One of the most popular delicacies in Chinese restaurants across the globe, Peking duck is a dish where preparation, cooking and serving have been elevated to an art form.
The history of Peking duck
The written history of Peking duck goes back to the early 14th century, when it was mentioned in an Imperial court cookbook. Food historians, however, believe its actual origins go back much further, and that its roots are Mongolian. Always on the menu of the Imperial Court, it was first seen in Beijing (Peking) restaurants in the 1500s. Since then, its popularity has never waned and it has become an iconic part of world cuisine.
Not just any ducks are used for this dish. Ducklings are specially raised on a diet rich in maize, barley, sorghum and soya bean. Then, at six weeks old, they are ready for the kitchen.
How Peking duck is made
Making Peking duck is a complex process, where several stages involving pumped air, hot water, lengthy drying and malt sugar end with a shiny, crisp, golden-brown duck with fat-free, moist flesh. It is possible, however, to make your own version at home, providing you have some time and dedication.
Detailed recipes on how to make the dish can easily be found online. Basically, the process involves coating the duck in boiling water and vinegar and then suspending it in a cool place to dry for a couple of days. Sugar or honey and soy sauce are then added to the water and vinegar mix, and the duck is bathed and left to dry again. The skin should now feel like parchment. Then the cavity is rubbed evenly with salt, a five-spice mix and peppercorns before the duck is roasted for approximately 90 minutes. Once cooled slightly, the skin can be sliced and the meat shredded.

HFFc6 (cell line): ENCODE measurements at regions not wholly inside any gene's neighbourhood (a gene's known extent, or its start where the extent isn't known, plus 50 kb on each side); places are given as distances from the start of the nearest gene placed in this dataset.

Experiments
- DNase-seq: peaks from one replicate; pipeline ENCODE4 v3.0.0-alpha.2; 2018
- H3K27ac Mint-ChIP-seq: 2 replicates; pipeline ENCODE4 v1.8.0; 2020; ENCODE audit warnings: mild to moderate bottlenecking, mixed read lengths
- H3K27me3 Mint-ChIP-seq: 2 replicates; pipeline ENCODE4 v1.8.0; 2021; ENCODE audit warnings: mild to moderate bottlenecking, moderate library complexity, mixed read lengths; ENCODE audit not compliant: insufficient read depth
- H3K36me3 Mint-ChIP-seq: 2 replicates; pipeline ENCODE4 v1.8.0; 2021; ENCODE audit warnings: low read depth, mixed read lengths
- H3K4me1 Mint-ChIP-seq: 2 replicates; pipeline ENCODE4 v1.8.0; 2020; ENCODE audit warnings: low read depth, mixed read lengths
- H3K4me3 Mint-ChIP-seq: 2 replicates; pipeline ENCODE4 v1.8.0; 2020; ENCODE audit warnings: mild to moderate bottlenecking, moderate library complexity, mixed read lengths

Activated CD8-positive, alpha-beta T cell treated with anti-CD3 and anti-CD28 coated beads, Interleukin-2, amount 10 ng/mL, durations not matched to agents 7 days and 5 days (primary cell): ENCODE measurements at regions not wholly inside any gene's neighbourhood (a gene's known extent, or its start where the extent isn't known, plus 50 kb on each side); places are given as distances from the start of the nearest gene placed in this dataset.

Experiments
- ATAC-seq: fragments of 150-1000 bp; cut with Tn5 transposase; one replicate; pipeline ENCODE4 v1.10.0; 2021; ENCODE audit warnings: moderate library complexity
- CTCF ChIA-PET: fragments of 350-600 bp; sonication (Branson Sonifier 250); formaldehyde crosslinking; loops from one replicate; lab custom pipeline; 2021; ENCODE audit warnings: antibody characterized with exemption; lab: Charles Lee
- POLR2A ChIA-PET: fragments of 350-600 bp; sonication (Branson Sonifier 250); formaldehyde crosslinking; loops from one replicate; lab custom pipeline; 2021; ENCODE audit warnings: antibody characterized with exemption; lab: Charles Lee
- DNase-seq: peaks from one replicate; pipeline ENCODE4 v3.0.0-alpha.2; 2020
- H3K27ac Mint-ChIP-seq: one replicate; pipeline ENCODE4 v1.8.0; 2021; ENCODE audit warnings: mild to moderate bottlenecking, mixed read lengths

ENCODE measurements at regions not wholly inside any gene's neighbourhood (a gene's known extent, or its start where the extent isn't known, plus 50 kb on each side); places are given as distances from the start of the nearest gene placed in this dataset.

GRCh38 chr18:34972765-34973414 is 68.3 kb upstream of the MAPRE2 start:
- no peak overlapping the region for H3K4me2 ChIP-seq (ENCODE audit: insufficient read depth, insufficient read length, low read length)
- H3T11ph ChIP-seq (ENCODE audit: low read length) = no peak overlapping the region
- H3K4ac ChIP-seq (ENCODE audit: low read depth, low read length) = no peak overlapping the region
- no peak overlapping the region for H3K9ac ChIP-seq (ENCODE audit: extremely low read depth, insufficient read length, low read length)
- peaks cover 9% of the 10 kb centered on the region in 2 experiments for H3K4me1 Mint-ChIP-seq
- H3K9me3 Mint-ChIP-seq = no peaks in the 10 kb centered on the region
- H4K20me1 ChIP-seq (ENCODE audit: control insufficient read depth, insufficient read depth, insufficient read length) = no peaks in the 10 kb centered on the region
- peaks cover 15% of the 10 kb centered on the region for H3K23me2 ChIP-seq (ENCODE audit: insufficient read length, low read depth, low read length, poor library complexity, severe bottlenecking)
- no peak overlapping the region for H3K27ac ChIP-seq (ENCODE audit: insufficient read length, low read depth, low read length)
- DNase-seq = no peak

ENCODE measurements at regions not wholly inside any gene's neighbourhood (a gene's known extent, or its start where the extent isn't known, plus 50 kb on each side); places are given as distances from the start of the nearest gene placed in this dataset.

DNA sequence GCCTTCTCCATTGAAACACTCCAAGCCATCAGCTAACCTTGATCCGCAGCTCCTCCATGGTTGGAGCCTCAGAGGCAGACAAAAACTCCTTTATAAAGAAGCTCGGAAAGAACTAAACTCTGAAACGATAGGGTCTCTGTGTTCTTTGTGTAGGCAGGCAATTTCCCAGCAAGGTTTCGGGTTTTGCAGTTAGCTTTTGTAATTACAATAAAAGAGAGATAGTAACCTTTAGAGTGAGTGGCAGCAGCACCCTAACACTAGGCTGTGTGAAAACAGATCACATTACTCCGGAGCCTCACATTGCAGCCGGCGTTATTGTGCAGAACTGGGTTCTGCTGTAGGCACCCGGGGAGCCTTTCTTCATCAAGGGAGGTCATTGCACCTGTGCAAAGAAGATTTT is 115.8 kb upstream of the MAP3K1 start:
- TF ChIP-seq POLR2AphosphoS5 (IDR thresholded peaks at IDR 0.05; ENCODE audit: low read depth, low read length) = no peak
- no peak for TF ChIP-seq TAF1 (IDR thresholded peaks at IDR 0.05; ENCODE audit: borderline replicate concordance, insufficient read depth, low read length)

How to eat Peking duck
The duck is served with Chinese pancakes, fanned spring onions and a sweet bean or hoisin sauce, depending on taste or region. Spoon some sauce onto the pancake, then pile crisp skin, tender meat and spring onions on top. Wrap and enjoy. It’s the perfect dinner party dish.
If you want to enjoy Peking duck in Singapore without having to prepare it yourself, you’ll find it is on the menu of many Chinese restaurants. Some feature it as a signature dish, such as TungLok XiHe Peking Duck and The Monogamous Chinese.